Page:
The sinker has been good. It was real good for six innings Monday, and the seventh inning it flattened out a little bit but he had a long wait after the sixth inning. It was the seventh inning, and if it was a big league game, he probably would have been out, anyway. But we were trying to get him a little more pitches and innings so we left him in there.

Now, its just a matter of waiting.

Im just going to try to focus on one more start down here and see what happens, Cook said.

Former Red Sox prospect Andy Marte killed in car crash in Dominican Republic


Former Red Sox prospect Andy Marte killed in car crash in Dominican Republic

Former major leaguer Andy Marte, a one-time top prospect in the Red Sox organization, was killed in a car crash in the Dominican Republic on Sunday. He was 33.

Marte was killed the same day that Royals pitcher Yordano Ventura died in a separate car crash in the Dominican. Ventura was 25. Coincidentally, Ventura was the Royals starting pitcher in Marte's final major league game, for the Arizona Diamondbacks on Aug. 6, 2014.

Marte, drafted by the Braves in 2000, was ranked the No. 9 prospect in baseball in 2005 when the third baseman was traded to the Red Sox as part of the deal that sent shortstop Edgar Renteria to Atlanta and Marte became the top-ranked prospect in the Red Sox organization.  

Marte was traded by the Red Sox to the Indians in 2006 in the deal that sent Coco Crisp to Boston and spent five seasons with Cleveland. His best season was 2009 (.232, six home runs, 25 RBI in 47 games). After a six-game stint with Arizona in 2014, he played in South Korea the past two years.  

Metropolitan traffic authorities in the Dominican told the Associated Press that Marte died when a car he was driving his a house along the highway between San Francisco de Macoris and Pimentel, about 95 miles (150 kilometers) north of the capital.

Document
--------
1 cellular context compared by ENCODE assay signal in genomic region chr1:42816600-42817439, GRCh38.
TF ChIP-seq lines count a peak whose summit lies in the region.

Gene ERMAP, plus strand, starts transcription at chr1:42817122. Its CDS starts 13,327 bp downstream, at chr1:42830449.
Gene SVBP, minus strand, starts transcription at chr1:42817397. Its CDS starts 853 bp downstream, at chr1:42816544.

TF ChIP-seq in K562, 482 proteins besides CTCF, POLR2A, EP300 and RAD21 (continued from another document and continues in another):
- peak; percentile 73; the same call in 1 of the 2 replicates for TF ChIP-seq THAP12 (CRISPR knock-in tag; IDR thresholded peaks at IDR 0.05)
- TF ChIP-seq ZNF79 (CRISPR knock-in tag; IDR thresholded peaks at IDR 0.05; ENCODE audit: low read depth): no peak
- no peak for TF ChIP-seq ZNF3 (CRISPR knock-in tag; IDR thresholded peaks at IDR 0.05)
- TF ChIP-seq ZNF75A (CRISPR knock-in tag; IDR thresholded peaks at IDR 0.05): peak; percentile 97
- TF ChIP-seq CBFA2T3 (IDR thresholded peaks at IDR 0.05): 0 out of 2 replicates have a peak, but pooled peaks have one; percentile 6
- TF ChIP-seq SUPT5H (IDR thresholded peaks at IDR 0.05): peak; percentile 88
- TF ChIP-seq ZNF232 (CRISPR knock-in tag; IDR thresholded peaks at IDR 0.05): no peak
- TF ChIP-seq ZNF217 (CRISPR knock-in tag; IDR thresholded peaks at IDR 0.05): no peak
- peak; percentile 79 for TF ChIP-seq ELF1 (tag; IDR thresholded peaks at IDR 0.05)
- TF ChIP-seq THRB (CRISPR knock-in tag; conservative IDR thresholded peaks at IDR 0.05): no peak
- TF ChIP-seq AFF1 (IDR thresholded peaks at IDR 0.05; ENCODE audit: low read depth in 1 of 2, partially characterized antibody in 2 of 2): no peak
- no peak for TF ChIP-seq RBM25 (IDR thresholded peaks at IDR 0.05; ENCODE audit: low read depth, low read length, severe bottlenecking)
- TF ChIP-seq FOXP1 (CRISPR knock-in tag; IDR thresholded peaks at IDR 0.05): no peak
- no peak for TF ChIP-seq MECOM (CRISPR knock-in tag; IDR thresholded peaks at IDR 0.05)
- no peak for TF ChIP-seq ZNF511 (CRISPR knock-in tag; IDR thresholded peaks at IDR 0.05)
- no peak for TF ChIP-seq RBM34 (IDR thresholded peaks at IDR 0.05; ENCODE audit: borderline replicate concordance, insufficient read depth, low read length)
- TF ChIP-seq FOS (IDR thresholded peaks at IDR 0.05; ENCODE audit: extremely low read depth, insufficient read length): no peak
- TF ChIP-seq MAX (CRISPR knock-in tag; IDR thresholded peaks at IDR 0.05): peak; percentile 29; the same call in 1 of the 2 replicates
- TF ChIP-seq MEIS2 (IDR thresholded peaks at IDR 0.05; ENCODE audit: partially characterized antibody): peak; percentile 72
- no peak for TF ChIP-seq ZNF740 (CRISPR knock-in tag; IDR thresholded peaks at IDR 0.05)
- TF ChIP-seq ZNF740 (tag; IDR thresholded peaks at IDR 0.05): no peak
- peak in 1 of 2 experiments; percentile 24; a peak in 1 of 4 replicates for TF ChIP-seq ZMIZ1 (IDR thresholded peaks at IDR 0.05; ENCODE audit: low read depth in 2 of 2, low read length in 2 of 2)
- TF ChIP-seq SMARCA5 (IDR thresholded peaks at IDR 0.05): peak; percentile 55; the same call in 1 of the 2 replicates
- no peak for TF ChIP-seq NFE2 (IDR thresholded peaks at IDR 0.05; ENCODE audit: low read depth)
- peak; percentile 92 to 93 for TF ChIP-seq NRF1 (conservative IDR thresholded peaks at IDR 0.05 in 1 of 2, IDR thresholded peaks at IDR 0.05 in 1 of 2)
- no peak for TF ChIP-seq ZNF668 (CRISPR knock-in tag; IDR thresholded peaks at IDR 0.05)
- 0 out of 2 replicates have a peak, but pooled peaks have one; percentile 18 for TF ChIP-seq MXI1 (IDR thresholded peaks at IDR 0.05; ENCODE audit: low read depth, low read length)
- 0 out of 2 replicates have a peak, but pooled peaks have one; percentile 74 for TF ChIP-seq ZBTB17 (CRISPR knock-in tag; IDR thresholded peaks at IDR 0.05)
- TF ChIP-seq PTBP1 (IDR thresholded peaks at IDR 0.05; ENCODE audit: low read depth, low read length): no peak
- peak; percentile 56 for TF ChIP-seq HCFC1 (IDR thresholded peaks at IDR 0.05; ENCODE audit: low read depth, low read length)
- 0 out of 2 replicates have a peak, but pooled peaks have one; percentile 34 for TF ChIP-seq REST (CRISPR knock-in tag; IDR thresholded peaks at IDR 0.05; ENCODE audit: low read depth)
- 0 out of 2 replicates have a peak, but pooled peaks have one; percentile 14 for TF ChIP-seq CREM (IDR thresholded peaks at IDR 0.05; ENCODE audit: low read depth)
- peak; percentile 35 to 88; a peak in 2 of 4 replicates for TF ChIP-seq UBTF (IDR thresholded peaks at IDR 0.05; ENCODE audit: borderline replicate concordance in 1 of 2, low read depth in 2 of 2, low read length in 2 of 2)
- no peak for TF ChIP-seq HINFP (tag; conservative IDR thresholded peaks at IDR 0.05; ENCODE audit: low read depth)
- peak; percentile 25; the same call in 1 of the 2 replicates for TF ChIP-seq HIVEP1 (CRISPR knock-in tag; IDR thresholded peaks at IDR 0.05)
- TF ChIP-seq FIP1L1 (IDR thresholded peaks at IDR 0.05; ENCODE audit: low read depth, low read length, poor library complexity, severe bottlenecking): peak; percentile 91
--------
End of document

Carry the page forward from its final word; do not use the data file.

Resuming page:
Royals pitcher Yordano Ventura killed in car crash in Dominican Republic


Royals pitcher Yordano Ventura killed in car crash in Dominican Republic

Kansas City Royals pitcher Yordano Ventura was killed in a car crash in in the Dominican Republic on Sunday morning, according to multiple reports. Ventura was 25 years old.

Highway patrol spokesman Jacobo Mateo told the Associated Press that Ventura died on a highway leading to the town of Juan Adrian, about 40 miles (70 kilometers) northwest of Santo Domingo. He says it's not clear if Ventura was driving.

Ventura was killed the same day former major leaguer Andy Marte died in a separate car crash in the Dominican. Coincidentally, Ventura was the starting pitcher in Marte's final MLB game, for the Arizona Diamondbacks on Aug. 6, 2014. 

Ventura was 13-8 with a 4.08 ERA for the Royals' 2015 World Series champions and 11-12 with a 4.45 ERA in 32 starts in 2016. The right-hander made his major league debut in 2013 and in 2014 went 14-10 with a 3.20 ERA for Kansas City's A.L. pennant winners. 

Ironically, Ventura paid tribute to his good friend and fellow Dominican, Oscar Tavares, who was also killed in a car crash in the D.R. in October 2014, by wearing Tavares' initials and R.I.P. on his cap before Ventura's start in Game 6 of the World Series in 2014. 

Ventura is the second current major league player to die in the past five months. Former Miami Marlins ace Jose Fernandez was killed in a boating accident in Miami on Sept. 25.